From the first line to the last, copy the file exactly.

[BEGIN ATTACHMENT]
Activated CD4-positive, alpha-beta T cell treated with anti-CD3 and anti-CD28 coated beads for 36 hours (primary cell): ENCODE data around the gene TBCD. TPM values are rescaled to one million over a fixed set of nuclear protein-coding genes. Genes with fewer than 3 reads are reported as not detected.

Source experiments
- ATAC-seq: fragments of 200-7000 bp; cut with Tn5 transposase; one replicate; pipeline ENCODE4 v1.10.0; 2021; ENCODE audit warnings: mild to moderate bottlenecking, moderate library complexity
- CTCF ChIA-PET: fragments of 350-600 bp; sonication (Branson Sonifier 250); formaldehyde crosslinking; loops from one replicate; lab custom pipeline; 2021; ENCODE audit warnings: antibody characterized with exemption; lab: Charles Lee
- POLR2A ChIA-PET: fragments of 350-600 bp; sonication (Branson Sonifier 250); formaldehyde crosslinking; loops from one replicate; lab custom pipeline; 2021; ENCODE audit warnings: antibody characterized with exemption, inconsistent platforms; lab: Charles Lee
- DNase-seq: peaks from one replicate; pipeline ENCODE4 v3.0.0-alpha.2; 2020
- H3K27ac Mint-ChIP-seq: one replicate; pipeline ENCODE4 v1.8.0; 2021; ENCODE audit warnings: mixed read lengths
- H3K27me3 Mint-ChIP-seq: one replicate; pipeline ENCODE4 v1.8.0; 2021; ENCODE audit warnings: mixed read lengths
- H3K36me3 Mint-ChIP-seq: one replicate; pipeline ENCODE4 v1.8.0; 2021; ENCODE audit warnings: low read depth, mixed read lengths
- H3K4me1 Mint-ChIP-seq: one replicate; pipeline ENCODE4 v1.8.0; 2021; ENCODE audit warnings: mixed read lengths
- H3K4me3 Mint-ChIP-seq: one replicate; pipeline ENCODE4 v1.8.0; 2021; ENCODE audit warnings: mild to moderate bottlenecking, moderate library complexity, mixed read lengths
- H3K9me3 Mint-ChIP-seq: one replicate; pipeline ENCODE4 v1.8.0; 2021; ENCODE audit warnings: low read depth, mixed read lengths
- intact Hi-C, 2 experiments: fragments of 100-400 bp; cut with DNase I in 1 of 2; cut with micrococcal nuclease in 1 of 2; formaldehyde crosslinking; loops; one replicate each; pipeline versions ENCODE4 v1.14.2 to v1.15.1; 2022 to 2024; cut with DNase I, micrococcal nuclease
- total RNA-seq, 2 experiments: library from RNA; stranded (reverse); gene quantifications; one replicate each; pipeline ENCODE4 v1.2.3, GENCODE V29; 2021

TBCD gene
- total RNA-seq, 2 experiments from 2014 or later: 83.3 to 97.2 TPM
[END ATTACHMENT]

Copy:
Activated CD4-positive, alpha-beta T cell treated with anti-CD3 and anti-CD28 coated beads for 36 hours (primary cell): ENCODE data around the gene TBCD. TPM values are rescaled to one million over a fixed set of nuclear protein-coding genes. Genes with fewer than 3 reads are reported as not detected.

Source experiments
- ATAC-seq: fragments of 200-7000 bp; cut with Tn5 transposase; one replicate; pipeline ENCODE4 v1.10.0; 2021; ENCODE audit warnings: mild to moderate bottlenecking, moderate library complexity
- CTCF ChIA-PET: fragments of 350-600 bp; sonication (Branson Sonifier 250); formaldehyde crosslinking; loops from one replicate; lab custom pipeline; 2021; ENCODE audit warnings: antibody characterized with exemption; lab: Charles Lee
- POLR2A ChIA-PET: fragments of 350-600 bp; sonication (Branson Sonifier 250); formaldehyde crosslinking; loops from one replicate; lab custom pipeline; 2021; ENCODE audit warnings: antibody characterized with exemption, inconsistent platforms; lab: Charles Lee
- DNase-seq: peaks from one replicate; pipeline ENCODE4 v3.0.0-alpha.2; 2020
- H3K27ac Mint-ChIP-seq: one replicate; pipeline ENCODE4 v1.8.0; 2021; ENCODE audit warnings: mixed read lengths
- H3K27me3 Mint-ChIP-seq: one replicate; pipeline ENCODE4 v1.8.0; 2021; ENCODE audit warnings: mixed read lengths
- H3K36me3 Mint-ChIP-seq: one replicate; pipeline ENCODE4 v1.8.0; 2021; ENCODE audit warnings: low read depth, mixed read lengths
- H3K4me1 Mint-ChIP-seq: one replicate; pipeline ENCODE4 v1.8.0; 2021; ENCODE audit warnings: mixed read lengths
- H3K4me3 Mint-ChIP-seq: one replicate; pipeline ENCODE4 v1.8.0; 2021; ENCODE audit warnings: mild to moderate bottlenecking, moderate library complexity, mixed read lengths
- H3K9me3 Mint-ChIP-seq: one replicate; pipeline ENCODE4 v1.8.0; 2021; ENCODE audit warnings: low read depth, mixed read lengths
- intact Hi-C, 2 experiments: fragments of 100-400 bp; cut with DNase I in 1 of 2; cut with micrococcal nuclease in 1 of 2; formaldehyde crosslinking; loops; one replicate each; pipeline versions ENCODE4 v1.14.2 to v1.15.1; 2022 to 2024; cut with DNase I, micrococcal nuclease
- total RNA-seq, 2 experiments: library from RNA; stranded (reverse); gene quantifications; one replicate each; pipeline ENCODE4 v1.2.3, GENCODE V29; 2021

TBCD gene
- total RNA-seq, 2 experiments from 2014 or later: 83.3 to 97.2 TPM